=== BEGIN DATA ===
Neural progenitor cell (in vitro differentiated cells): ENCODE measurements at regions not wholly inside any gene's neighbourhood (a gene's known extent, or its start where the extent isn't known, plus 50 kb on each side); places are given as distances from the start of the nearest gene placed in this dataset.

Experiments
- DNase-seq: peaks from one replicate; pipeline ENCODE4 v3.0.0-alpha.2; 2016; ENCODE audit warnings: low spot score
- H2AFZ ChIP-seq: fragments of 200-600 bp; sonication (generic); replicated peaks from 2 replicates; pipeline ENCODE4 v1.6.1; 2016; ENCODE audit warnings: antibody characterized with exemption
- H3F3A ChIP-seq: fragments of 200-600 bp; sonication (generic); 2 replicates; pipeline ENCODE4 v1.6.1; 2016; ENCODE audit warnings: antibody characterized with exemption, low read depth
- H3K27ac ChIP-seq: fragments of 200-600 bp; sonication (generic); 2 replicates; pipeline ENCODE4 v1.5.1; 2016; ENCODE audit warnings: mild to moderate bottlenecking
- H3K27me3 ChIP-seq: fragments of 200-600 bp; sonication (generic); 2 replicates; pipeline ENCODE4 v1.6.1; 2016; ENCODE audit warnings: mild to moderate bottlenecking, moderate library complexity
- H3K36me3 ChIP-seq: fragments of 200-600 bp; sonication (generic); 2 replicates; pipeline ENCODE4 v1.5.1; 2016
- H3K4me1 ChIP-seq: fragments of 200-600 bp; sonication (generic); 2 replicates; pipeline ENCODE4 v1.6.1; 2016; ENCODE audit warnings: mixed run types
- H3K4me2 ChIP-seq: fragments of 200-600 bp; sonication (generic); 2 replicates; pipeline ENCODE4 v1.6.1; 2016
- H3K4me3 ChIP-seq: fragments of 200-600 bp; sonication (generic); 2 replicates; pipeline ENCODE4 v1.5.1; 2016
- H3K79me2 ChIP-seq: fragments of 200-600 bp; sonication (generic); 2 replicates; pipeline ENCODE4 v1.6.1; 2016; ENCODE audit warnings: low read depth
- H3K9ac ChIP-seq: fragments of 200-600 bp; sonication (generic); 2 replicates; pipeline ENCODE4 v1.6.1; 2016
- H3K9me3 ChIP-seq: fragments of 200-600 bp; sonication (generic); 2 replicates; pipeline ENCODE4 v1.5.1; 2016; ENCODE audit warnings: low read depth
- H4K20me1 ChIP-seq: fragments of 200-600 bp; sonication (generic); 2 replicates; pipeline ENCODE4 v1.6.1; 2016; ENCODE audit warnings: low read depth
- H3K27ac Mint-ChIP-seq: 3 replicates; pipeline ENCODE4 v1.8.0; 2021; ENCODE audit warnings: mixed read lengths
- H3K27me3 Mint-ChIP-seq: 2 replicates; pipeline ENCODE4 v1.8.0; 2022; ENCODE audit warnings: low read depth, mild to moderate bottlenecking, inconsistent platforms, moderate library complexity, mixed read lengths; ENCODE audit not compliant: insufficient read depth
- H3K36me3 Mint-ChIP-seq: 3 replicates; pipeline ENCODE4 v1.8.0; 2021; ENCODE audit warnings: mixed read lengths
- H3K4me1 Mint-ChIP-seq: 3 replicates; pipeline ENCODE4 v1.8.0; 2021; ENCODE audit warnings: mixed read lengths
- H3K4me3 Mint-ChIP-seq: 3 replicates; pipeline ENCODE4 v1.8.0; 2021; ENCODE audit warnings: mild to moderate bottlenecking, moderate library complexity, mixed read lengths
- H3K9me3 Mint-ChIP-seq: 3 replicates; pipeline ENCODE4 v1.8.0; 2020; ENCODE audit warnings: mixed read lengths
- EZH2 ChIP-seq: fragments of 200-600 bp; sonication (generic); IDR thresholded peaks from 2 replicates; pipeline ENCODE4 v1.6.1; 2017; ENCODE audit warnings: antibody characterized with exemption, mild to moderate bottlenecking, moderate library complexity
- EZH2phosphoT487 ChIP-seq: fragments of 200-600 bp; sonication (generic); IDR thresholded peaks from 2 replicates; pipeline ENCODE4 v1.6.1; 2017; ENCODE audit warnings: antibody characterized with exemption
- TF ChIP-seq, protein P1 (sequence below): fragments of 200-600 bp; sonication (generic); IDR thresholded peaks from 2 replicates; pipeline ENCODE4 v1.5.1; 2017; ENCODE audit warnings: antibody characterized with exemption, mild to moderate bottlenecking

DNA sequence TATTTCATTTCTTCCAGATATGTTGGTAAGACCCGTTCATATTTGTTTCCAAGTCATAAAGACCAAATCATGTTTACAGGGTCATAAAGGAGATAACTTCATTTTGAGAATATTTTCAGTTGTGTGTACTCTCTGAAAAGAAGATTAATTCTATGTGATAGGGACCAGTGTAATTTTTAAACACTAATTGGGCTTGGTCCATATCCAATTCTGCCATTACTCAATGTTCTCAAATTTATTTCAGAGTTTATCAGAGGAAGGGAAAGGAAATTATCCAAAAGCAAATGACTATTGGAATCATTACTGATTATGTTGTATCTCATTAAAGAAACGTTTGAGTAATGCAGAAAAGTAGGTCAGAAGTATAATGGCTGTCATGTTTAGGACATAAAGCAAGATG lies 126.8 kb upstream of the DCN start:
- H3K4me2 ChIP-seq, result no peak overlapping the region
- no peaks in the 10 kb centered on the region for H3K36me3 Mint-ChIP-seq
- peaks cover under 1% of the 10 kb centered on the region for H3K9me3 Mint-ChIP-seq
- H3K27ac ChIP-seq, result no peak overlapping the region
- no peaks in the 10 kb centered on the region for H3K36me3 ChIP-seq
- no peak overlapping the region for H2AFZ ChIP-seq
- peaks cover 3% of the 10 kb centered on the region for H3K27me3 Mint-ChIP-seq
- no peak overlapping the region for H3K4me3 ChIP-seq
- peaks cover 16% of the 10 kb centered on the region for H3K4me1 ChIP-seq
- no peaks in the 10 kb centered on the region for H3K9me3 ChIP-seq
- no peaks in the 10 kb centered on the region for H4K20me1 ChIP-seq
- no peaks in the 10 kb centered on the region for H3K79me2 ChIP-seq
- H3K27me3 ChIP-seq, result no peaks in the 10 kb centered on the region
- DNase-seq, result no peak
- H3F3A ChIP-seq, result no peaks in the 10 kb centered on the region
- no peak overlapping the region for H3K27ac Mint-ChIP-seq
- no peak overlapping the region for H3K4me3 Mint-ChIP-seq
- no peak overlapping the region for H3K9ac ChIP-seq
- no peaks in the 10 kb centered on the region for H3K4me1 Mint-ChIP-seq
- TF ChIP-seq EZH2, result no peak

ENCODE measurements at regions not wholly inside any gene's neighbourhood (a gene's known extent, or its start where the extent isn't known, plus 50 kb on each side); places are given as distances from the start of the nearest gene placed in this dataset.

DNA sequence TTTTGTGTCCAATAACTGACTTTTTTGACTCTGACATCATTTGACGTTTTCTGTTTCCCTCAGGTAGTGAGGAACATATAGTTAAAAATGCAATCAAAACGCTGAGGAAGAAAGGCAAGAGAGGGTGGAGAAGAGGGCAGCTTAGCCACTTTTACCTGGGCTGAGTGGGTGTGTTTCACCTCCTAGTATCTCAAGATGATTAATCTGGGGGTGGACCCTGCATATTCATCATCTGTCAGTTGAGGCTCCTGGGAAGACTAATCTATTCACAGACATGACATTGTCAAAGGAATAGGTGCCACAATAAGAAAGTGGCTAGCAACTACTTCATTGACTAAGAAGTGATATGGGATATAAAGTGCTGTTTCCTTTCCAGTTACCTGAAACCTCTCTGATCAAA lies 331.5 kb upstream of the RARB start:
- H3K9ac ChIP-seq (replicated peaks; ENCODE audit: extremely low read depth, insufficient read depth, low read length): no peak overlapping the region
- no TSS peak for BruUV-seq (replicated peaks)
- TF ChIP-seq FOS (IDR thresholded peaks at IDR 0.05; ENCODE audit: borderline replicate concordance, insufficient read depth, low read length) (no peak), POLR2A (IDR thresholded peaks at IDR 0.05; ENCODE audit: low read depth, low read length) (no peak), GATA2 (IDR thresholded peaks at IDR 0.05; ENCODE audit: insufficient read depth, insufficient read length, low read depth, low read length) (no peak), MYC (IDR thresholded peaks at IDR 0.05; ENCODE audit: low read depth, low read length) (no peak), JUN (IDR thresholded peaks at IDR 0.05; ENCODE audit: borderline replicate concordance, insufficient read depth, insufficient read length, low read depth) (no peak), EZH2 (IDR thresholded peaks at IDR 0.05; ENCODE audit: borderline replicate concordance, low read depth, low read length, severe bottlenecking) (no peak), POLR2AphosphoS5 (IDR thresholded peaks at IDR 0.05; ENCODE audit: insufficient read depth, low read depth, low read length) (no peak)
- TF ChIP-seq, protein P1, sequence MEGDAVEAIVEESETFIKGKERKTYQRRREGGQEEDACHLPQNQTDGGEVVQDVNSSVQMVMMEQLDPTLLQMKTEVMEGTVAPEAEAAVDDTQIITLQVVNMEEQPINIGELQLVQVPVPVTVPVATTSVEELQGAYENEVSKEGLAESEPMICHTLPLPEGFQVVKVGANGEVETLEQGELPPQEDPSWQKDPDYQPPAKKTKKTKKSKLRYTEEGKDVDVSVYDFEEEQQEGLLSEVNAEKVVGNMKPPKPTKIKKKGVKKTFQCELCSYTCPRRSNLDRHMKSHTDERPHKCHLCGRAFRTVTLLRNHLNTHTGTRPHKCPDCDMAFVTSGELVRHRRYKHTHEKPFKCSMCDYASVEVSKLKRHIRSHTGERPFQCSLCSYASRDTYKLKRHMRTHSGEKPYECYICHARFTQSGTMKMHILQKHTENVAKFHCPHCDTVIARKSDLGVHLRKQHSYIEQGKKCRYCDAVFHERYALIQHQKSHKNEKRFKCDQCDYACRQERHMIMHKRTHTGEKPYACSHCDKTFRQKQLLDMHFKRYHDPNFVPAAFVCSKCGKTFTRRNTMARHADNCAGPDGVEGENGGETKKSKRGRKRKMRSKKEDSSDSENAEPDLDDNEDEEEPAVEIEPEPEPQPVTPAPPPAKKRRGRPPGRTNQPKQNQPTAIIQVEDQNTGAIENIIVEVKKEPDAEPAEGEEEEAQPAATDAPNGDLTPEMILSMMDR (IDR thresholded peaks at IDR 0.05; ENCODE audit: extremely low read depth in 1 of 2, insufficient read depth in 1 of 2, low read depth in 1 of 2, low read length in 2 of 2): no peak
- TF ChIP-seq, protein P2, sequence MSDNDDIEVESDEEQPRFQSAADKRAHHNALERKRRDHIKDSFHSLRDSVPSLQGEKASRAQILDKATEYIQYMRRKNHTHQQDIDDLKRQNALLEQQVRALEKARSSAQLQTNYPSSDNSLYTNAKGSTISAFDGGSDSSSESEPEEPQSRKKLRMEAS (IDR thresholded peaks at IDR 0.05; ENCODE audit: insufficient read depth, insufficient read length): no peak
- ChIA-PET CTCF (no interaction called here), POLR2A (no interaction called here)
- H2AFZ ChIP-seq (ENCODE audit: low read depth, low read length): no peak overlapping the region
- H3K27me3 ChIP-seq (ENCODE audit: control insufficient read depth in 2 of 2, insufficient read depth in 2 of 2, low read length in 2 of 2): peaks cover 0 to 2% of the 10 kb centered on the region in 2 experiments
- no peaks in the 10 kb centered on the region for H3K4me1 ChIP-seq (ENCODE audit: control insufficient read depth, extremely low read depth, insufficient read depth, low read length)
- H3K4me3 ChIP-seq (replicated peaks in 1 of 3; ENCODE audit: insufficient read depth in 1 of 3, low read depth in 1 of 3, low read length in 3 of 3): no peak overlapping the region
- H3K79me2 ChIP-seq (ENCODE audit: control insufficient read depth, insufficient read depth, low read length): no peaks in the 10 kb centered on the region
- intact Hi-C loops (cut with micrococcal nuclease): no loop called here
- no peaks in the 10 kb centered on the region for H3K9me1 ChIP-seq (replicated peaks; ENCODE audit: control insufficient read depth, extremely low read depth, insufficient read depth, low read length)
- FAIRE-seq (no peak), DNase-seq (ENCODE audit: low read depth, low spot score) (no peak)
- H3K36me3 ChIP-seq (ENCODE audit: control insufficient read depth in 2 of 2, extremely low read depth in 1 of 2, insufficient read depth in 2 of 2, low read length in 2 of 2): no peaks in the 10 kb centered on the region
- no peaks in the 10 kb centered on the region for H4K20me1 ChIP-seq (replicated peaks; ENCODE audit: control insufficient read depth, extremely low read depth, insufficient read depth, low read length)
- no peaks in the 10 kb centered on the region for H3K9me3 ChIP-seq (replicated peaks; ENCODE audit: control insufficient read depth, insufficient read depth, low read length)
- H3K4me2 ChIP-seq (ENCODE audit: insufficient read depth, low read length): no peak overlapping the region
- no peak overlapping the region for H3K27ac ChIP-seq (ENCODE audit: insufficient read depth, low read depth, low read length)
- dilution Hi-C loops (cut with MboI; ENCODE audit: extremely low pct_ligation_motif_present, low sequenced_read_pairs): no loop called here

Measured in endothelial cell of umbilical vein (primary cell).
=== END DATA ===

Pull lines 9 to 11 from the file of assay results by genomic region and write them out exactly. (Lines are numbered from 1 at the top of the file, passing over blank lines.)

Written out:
- H3K4me1 ChIP-seq: fragments of 200-600 bp; sonication (generic); 2 replicates; pipeline ENCODE4 v1.6.1; 2016; ENCODE audit warnings: mixed run types
- H3K4me2 ChIP-seq: fragments of 200-600 bp; sonication (generic); 2 replicates; pipeline ENCODE4 v1.6.1; 2016
- H3K4me3 ChIP-seq: fragments of 200-600 bp; sonication (generic); 2 replicates; pipeline ENCODE4 v1.5.1; 2016